DIY Bird Feeder Project Ideas
Here’s an assortment of recipes and projects to treat our feathered friends, don’t miss the teacup and pine cone tutorials at the bottom of the page.
Cakes: Made with gelatine, birdseed, boiling water, molds, and hang by yarn or string.
Shabby Chic: This one stacks assorted vases, saucers and cups together (held together with glue).
Plastic Bottle Dispenser: Wooden spoons are inserted into a clean 1-liter soda bottle, filled with seed then hung by a length of twine.
Stonegable Suet Balls: Beef fat is ground then mixed together with seed and formed into a ball. Set out in a terracotta saucer or a mesh bag.
Pumpkin Feeder: A pumpkin is cut in half, cleaned out and filled with seeds. Neat idea!
Popsicle Sticks: Remember this camp-craft from back in the day? Kid-friendly project using wooden popsicle sticks, glue and hemp cord.
Flowerpot Project: Made with a clay flowerpot, a plastic water bottle, lightweight wire, a small branch and other assorted household items.
Filled Spiral: 12 or 10 gauge wire (aluminum, copper or nickel) is wrapped around a rolling pin or can, fill with fruit, nesting materials or seed covered pinecones.
Easy Rounds: The bottoms are cut from empty plastic bottles then packed with a mixture of seeds and melted lard.
*First published July 13, 2009 and moved here for better organization
This project will not only add a touch of charm to your garden, it’s a great way to use those pretty china teacups and saucers you picked up at thrift markets and garage sales. I love how the teacup holds the birdseed while the saucer makes a convenient perch for the birds (and catches stray seeds). Here’s the easiest way I’ve found to make these…
- Teacup & Saucer
- 1/2″ Copper Tubing (Length will be the height you want the bird feeder to be plus a few inches)
- Copper Tubing End Cap (to fit the tubing)
- Epoxy Glue (clear)
- Copper Cutters
- Bird Seed
- Turn the teacup upside down and glue the saucer to the bottom of the teacup.
- Glue the end cap to the bottom of the saucer.
- Allow to dry for 24 hours.
- Stick the copper tubing a few inches into the ground where you want the bird feeder placed, fit the teacup endcap onto the tubing. Make sure the copper tubing is in the ground deep enough that the feeder will stand securely.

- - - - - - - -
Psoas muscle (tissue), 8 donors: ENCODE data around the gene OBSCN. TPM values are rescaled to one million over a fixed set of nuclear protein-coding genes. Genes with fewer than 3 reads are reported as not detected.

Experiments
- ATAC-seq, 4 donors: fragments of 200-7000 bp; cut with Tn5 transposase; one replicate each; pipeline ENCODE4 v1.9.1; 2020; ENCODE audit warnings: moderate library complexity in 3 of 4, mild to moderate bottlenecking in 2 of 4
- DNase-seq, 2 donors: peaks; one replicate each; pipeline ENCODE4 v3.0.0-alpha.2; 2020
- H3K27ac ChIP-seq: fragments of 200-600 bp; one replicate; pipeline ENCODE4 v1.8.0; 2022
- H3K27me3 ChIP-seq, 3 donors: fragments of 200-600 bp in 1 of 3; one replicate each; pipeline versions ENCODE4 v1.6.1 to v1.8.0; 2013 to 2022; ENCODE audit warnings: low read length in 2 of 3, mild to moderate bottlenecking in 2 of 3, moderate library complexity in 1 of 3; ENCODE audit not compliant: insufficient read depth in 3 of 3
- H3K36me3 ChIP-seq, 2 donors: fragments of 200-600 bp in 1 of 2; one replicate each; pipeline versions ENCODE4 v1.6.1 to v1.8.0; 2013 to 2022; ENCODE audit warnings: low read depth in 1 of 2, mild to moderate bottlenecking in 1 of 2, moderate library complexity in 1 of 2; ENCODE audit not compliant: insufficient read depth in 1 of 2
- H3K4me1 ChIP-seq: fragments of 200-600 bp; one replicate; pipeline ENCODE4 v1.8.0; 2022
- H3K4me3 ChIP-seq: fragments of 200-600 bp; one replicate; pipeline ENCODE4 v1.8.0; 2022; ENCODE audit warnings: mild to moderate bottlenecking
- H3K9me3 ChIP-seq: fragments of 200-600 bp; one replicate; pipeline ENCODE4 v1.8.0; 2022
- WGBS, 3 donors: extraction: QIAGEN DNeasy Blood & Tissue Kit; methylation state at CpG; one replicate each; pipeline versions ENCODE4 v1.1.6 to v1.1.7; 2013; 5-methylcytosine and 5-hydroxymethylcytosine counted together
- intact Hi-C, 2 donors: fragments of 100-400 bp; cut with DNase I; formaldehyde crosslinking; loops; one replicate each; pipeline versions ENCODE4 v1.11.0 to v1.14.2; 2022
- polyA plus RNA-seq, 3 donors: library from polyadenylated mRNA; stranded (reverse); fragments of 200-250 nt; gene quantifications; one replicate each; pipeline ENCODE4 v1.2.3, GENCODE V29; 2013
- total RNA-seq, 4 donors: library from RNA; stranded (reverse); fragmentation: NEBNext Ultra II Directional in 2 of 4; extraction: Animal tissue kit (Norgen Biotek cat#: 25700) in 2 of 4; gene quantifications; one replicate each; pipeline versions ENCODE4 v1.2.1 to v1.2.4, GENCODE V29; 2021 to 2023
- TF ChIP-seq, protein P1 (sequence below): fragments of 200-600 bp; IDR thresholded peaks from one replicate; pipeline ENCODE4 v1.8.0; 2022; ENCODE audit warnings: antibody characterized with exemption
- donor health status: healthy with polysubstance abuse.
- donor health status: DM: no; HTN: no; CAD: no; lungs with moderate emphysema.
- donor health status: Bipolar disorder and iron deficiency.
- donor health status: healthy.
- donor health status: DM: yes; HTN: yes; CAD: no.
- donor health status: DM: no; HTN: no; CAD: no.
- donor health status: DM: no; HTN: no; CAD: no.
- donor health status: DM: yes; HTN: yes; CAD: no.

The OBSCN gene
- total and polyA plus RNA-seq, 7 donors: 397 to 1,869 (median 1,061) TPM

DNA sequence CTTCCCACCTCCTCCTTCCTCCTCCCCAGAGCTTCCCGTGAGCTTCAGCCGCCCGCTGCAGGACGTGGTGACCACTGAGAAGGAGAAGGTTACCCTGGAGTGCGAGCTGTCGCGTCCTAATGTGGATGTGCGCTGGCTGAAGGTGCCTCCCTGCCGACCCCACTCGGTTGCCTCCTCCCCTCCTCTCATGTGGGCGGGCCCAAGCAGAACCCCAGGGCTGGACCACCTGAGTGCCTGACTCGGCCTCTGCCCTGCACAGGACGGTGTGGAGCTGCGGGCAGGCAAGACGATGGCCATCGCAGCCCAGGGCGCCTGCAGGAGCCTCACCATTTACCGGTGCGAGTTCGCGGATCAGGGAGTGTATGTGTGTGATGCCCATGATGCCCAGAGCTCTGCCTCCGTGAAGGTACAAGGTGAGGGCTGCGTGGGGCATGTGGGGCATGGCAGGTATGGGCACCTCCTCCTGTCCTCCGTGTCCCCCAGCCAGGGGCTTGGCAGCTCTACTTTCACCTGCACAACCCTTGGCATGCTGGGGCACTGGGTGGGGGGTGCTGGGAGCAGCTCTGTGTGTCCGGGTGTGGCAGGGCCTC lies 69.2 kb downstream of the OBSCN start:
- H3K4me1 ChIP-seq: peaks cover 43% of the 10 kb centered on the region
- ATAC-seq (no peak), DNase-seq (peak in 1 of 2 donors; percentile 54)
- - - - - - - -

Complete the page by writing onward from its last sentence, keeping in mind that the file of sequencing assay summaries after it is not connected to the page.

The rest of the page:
- Fill the teacup with birdseed.
- Position the feeder high enough to be out of reach for cats and other predators yet not too high that it will be awkward for you to re-fill with birdseed.
- To hide the copper tubing, plant the feeder in a flowerbed where it can be covered by tall flowers and plants.
- Instead of copper tubing you can try a wooden dowel or post instead, for extra sturdiness affix a little wooden perch on top to hold the teacup and saucer (glued in place). Paint the wood or treat it to help it last longer in the elements.
- If you’d like to make a hanging teacup bird feeder, use a ceramic drill bit to drill a hole in the center of the cup and saucer (or in three places around the inside edge of the saucer), attach chain(s) and hang from a tree branch.
- Teacups not your thing? Consider using pretty china bowls instead!
*First published September 7, 2007 (moved to this page for better organization)
A little early for these yet since they should be set out when the weather is chilly enough for the peanut butter not to go rancid, but it’s nice to be reminded this time of year to snatch up all the pine cones you can–while you can get them free .
6 large pine cones
6 strands of heavy duty string
1 1/2 cups bird seed
1 1/4 cups chunky peanut butter
1/2 cup cornmeal
1/2 cup vegetable shortening
- Securely tie a strand of string onto each pine cone.
- Melt the peanut butter and vegetable shortening over medium heat in a saucepan. Mix in cornmeal, heat for 3 – 5 minutes (stirring often).
- Pour mixture on a sheet of wax or parchment paper. Roll pine cones in the mix and use a spoon or spatula to fill between the cracks.
- Dip the covered pine cones in bird seed.
- Chill or freeze the pine cones until ready to use.
- Hang from tree branches in cold weather (fall and winter).
If you’re concerned about: Is peanut butter safe for birds? Or – Isn’t vegetable shortening a laxative for birds? Or – Peanut butter chokes birds! Please read: